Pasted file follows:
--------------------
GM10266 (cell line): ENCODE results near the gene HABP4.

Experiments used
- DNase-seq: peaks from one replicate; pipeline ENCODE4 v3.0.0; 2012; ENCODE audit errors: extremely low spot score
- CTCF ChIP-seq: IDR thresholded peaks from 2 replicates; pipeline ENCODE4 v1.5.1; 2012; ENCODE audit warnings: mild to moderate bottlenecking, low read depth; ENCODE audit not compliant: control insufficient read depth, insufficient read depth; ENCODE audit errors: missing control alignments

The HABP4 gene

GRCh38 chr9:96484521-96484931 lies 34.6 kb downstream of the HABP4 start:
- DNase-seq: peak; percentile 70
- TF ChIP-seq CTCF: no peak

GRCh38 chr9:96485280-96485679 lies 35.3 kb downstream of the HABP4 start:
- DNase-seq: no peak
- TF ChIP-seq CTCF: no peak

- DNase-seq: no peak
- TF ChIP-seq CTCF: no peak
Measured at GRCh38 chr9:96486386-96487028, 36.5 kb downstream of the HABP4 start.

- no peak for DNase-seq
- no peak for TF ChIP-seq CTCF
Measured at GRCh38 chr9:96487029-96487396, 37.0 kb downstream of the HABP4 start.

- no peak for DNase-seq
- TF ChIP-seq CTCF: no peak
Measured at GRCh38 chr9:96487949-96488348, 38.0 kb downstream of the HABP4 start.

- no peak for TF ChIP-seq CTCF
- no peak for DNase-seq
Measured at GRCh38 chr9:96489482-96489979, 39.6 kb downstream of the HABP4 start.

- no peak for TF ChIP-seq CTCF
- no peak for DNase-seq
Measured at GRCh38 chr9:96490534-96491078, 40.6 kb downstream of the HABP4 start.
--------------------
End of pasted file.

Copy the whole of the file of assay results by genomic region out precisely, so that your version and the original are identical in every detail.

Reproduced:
GM10266 (cell line): ENCODE results near the gene HABP4.

Experiments used
- DNase-seq: peaks from one replicate; pipeline ENCODE4 v3.0.0; 2012; ENCODE audit errors: extremely low spot score
- CTCF ChIP-seq: IDR thresholded peaks from 2 replicates; pipeline ENCODE4 v1.5.1; 2012; ENCODE audit warnings: mild to moderate bottlenecking, low read depth; ENCODE audit not compliant: control insufficient read depth, insufficient read depth; ENCODE audit errors: missing control alignments

The HABP4 gene

GRCh38 chr9:96484521-96484931 lies 34.6 kb downstream of the HABP4 start:
- DNase-seq: peak; percentile 70
- TF ChIP-seq CTCF: no peak

GRCh38 chr9:96485280-96485679 lies 35.3 kb downstream of the HABP4 start:
- DNase-seq: no peak
- TF ChIP-seq CTCF: no peak

- DNase-seq: no peak
- TF ChIP-seq CTCF: no peak
Measured at GRCh38 chr9:96486386-96487028, 36.5 kb downstream of the HABP4 start.

- no peak for DNase-seq
- no peak for TF ChIP-seq CTCF
Measured at GRCh38 chr9:96487029-96487396, 37.0 kb downstream of the HABP4 start.

- no peak for DNase-seq
- TF ChIP-seq CTCF: no peak
Measured at GRCh38 chr9:96487949-96488348, 38.0 kb downstream of the HABP4 start.

- no peak for TF ChIP-seq CTCF
- no peak for DNase-seq
Measured at GRCh38 chr9:96489482-96489979, 39.6 kb downstream of the HABP4 start.

- no peak for TF ChIP-seq CTCF
- no peak for DNase-seq
Measured at GRCh38 chr9:96490534-96491078, 40.6 kb downstream of the HABP4 start.